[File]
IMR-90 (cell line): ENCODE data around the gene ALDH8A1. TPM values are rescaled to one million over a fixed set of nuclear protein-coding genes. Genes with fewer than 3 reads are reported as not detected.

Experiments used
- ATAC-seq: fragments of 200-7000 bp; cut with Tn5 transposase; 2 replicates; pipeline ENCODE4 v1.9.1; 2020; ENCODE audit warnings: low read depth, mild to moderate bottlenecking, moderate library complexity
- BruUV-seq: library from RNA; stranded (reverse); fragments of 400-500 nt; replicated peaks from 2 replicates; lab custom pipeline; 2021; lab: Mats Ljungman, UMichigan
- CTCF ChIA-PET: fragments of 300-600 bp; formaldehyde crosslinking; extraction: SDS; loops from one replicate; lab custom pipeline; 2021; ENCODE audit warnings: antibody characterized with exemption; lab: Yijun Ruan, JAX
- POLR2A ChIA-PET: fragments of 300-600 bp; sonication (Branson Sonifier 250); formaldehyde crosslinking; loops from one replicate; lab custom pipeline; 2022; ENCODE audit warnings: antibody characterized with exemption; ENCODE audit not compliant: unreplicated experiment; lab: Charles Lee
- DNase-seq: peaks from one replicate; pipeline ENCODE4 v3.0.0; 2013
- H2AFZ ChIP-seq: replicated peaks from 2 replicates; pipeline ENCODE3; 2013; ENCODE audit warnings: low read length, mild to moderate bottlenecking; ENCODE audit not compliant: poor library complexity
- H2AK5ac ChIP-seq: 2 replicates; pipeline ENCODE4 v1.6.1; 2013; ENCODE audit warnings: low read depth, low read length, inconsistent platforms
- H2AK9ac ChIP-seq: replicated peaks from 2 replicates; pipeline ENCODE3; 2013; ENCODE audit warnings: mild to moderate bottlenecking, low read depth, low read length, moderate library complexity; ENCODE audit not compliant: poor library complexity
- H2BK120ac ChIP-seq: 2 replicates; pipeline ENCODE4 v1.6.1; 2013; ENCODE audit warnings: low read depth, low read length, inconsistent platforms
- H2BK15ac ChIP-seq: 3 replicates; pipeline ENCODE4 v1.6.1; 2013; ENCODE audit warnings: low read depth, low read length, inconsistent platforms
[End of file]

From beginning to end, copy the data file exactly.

IMR-90 (cell line): ENCODE data around the gene ALDH8A1. TPM values are rescaled to one million over a fixed set of nuclear protein-coding genes. Genes with fewer than 3 reads are reported as not detected.

Experiments used
- ATAC-seq: fragments of 200-7000 bp; cut with Tn5 transposase; 2 replicates; pipeline ENCODE4 v1.9.1; 2020; ENCODE audit warnings: low read depth, mild to moderate bottlenecking, moderate library complexity
- BruUV-seq: library from RNA; stranded (reverse); fragments of 400-500 nt; replicated peaks from 2 replicates; lab custom pipeline; 2021; lab: Mats Ljungman, UMichigan
- CTCF ChIA-PET: fragments of 300-600 bp; formaldehyde crosslinking; extraction: SDS; loops from one replicate; lab custom pipeline; 2021; ENCODE audit warnings: antibody characterized with exemption; lab: Yijun Ruan, JAX
- POLR2A ChIA-PET: fragments of 300-600 bp; sonication (Branson Sonifier 250); formaldehyde crosslinking; loops from one replicate; lab custom pipeline; 2022; ENCODE audit warnings: antibody characterized with exemption; ENCODE audit not compliant: unreplicated experiment; lab: Charles Lee
- DNase-seq: peaks from one replicate; pipeline ENCODE4 v3.0.0; 2013
- H2AFZ ChIP-seq: replicated peaks from 2 replicates; pipeline ENCODE3; 2013; ENCODE audit warnings: low read length, mild to moderate bottlenecking; ENCODE audit not compliant: poor library complexity
- H2AK5ac ChIP-seq: 2 replicates; pipeline ENCODE4 v1.6.1; 2013; ENCODE audit warnings: low read depth, low read length, inconsistent platforms
- H2AK9ac ChIP-seq: replicated peaks from 2 replicates; pipeline ENCODE3; 2013; ENCODE audit warnings: mild to moderate bottlenecking, low read depth, low read length, moderate library complexity; ENCODE audit not compliant: poor library complexity
- H2BK120ac ChIP-seq: 2 replicates; pipeline ENCODE4 v1.6.1; 2013; ENCODE audit warnings: low read depth, low read length, inconsistent platforms
- H2BK15ac ChIP-seq: 3 replicates; pipeline ENCODE4 v1.6.1; 2013; ENCODE audit warnings: low read depth, low read length, inconsistent platforms